Today, the US economy announced another brutal unemployment claims number, bringing the total to 20.5 million and resulting in a 14.7% unemployment rate – the highest since the Great Depression. Many questions remain, from where will this slide end to how will this impact staffing.
For those new to this brief blog, the numbers reflected are based on an aggregation of hosted Avionté data from hundreds of customers across the US and Canada. We used a “same store sales” approach to ensure the data is clean. All hours, assignments and gross payroll are from transactions that were processed. These numbers reflect a Sunday end date of May 3rd, 2020. We call this blog Avionté RAW, because we are emphasizing the “raw” data as opposed to inferring the meaning behind the data. Every staffing company is different and will draw conclusions based on their business model. We don’t exactly know what is going to happen next but our hope is that this will offer insight as to where things have been and potentially where they may be headed.
The upshot for Week 18 was a continued stabilization of our staffing numbers. In fact, all major performance indices tracked (hours, assignments and gross) were in positive territory on a WoW (Week over Week) basis. Here are the numbers:
While the WoW numbers softened some from Week 17 to Week 18, this was the third week in a row for flat or positive numbers. In fact, the four week rolling average for gross payroll moved into positive territory. To us, this is a clear sign of stabilization. We are worried about periodic plant/factory shutdowns, but it seems that these could be significantly outweighed by the American appetite to reopen the economy.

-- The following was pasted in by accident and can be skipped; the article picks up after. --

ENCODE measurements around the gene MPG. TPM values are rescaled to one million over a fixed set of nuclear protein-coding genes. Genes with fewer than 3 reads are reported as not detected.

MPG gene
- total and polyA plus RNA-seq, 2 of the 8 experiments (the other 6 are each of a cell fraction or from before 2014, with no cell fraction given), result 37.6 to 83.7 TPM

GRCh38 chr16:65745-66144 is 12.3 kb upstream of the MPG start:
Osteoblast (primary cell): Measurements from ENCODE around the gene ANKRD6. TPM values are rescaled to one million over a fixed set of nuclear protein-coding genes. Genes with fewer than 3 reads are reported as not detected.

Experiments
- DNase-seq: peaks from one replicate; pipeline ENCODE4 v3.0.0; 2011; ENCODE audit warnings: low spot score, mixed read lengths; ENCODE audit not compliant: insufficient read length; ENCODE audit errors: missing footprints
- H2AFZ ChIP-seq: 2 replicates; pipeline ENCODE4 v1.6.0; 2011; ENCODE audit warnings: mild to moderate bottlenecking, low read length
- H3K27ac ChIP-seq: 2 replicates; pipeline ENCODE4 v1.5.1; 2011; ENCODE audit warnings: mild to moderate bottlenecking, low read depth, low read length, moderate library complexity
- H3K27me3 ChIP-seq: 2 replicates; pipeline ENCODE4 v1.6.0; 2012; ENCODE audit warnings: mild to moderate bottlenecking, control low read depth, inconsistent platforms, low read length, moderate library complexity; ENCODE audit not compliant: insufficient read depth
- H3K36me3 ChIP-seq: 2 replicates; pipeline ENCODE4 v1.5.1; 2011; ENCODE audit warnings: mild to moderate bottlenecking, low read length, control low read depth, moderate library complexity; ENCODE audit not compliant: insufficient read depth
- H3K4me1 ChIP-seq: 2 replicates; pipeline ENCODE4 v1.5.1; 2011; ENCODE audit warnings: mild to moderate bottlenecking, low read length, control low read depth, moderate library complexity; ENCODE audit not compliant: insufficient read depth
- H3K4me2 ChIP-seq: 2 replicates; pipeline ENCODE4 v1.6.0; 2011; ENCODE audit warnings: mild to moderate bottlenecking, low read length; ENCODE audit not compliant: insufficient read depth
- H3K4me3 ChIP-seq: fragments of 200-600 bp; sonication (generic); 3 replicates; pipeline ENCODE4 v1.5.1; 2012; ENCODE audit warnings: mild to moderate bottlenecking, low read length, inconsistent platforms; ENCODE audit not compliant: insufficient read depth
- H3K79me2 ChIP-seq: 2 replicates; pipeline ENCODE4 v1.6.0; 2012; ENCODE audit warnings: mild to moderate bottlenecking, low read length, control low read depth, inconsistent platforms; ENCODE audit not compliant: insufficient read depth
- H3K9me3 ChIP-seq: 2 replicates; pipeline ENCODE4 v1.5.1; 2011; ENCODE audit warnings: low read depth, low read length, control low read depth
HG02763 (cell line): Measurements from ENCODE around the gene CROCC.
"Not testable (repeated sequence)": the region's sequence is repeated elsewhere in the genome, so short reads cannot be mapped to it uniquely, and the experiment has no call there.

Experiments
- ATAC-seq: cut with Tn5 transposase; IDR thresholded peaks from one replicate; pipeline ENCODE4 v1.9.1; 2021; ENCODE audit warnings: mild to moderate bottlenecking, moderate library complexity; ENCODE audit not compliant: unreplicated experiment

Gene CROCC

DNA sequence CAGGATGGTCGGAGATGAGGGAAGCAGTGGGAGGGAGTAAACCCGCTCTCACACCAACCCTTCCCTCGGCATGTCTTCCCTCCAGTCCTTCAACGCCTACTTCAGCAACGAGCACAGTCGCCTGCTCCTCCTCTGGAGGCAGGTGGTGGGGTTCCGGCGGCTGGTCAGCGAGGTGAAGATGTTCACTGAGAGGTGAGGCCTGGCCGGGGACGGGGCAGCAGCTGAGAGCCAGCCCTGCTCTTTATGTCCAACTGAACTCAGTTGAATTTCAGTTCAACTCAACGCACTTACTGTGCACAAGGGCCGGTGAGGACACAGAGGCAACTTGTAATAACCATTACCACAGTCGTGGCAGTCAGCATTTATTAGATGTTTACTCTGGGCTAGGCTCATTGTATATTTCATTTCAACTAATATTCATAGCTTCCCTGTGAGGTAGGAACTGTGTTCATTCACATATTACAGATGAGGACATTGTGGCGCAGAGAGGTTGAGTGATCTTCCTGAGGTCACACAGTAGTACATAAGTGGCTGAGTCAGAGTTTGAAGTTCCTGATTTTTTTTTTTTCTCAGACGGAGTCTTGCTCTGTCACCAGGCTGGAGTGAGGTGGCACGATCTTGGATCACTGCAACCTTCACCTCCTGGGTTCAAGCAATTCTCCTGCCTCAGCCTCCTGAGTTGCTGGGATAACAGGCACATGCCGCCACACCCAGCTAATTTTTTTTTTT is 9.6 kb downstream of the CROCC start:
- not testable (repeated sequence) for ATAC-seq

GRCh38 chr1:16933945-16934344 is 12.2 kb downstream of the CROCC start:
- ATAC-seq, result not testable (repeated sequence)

There is still significant worry about finding workers when unemployment benefits pay more than going to work. The mean pay rate, a composite statistic that we track, has crept up from $16.22 in week 4 to $17.32 in week 18. The average number of hours per assignment has remained fairly steady, with a week 18 mean of 32.91.
We are also tracking our distinct users as a proxy for what staffing companies are thinking from an internal staff point of view. Week 18 showed a slight (-.3%) decline in WoW%, though the last three weeks have all been < +/- 1%. Overall, for the year, the mean user count has declined by 22.8%. We would expect staffing companies to be cautious about rehiring internal staff.
For this week, we have started to apply a Business Intelligence tool – Sisense – to our aggregated data.
Assignments Worked 2020
Hours Paid 2020
For a Year over Year comparison – here is a graph of hours for customers since 2018:
Total Hours Paid 2018+
New for this week is a listing of hours for each state, broken down by WoW, last four weeks and YTD change. The state is where the work was performed (customer worksite) and we’ve only included states where we have substantial hours, to help display trending. Note, these numbers still have the potential to be skewed by large bi-weekly payrolls or similar big swings. Hours is the only statistic we are reporting at the state level, because hours is not subject to state or regional differences in pay rates.
Overall, we are gaining confidence that we are at the bottom of the cycle. As always, please feel free to send me any questions or suggestions, as we continue to improve this service.
John Long, Founder, Co-Chairman